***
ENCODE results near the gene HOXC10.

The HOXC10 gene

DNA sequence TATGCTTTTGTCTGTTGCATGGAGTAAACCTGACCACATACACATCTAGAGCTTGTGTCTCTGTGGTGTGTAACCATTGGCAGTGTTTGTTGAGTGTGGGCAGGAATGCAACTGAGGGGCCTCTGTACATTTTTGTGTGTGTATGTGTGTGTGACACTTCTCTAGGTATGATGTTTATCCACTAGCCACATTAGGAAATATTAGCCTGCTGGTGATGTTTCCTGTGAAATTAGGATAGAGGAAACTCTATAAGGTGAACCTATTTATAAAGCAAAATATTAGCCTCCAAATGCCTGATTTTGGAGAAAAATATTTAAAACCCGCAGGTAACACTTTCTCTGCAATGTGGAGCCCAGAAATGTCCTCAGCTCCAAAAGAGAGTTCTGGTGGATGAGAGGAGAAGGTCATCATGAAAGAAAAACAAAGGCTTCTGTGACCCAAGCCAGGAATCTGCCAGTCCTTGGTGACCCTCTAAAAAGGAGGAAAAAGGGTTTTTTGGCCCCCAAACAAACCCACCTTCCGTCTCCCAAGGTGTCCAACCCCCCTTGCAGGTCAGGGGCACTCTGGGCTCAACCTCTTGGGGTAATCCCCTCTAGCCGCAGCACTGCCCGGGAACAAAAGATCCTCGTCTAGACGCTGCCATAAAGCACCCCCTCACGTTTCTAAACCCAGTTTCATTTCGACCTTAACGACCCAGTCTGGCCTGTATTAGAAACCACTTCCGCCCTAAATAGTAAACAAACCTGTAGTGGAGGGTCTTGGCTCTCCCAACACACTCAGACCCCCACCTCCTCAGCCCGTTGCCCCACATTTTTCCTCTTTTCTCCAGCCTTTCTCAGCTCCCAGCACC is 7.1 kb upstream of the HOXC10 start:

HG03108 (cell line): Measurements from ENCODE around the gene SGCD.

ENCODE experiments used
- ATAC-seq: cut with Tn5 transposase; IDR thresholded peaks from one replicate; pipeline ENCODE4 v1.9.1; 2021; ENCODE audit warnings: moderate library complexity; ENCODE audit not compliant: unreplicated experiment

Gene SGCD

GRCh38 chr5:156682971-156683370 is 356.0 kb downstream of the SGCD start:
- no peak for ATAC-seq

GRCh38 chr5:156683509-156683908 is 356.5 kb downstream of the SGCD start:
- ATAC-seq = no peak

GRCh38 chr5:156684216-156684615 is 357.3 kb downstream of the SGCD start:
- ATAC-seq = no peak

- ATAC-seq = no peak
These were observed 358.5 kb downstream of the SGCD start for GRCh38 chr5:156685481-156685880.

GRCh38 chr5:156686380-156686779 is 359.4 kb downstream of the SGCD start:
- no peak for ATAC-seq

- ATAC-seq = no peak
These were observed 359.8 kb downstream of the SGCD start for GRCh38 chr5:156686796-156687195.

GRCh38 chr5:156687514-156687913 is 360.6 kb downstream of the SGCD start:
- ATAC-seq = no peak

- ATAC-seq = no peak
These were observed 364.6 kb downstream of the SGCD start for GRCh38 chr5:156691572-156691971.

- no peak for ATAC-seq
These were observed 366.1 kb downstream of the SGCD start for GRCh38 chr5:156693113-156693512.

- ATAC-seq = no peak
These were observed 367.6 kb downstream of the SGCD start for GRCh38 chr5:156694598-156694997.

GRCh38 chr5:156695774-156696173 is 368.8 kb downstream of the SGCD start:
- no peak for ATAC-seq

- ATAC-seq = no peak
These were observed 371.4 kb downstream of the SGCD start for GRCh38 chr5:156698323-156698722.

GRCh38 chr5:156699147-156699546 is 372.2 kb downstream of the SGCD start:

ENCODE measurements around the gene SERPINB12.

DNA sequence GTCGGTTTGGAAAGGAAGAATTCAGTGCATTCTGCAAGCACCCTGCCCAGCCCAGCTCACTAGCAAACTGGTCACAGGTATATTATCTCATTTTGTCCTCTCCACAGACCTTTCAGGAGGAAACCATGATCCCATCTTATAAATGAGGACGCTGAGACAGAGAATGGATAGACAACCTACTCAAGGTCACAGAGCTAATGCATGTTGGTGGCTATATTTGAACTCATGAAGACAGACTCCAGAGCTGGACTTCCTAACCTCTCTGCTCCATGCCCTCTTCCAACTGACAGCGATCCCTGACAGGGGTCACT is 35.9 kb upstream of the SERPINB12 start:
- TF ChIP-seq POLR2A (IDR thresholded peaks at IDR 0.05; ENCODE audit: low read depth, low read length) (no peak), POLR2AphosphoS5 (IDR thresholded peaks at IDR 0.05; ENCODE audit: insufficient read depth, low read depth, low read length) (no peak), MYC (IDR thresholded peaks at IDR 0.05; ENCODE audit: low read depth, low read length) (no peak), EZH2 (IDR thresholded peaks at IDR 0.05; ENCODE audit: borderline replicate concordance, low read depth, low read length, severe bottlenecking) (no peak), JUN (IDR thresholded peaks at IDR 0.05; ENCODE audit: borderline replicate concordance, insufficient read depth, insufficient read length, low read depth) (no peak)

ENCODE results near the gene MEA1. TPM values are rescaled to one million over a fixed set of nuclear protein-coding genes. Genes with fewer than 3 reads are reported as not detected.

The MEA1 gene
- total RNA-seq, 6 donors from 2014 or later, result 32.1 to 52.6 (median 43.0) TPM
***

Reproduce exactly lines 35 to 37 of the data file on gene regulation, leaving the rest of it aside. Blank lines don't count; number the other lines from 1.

- TF ChIP-seq POLR2A (IDR thresholded peaks at IDR 0.05; ENCODE audit: low read depth, low read length) (no peak), POLR2AphosphoS5 (IDR thresholded peaks at IDR 0.05; ENCODE audit: insufficient read depth, low read depth, low read length) (no peak), MYC (IDR thresholded peaks at IDR 0.05; ENCODE audit: low read depth, low read length) (no peak), EZH2 (IDR thresholded peaks at IDR 0.05; ENCODE audit: borderline replicate concordance, low read depth, low read length, severe bottlenecking) (no peak), JUN (IDR thresholded peaks at IDR 0.05; ENCODE audit: borderline replicate concordance, insufficient read depth, insufficient read length, low read depth) (no peak)

ENCODE results near the gene MEA1. TPM values are rescaled to one million over a fixed set of nuclear protein-coding genes. Genes with fewer than 3 reads are reported as not detected.

The MEA1 gene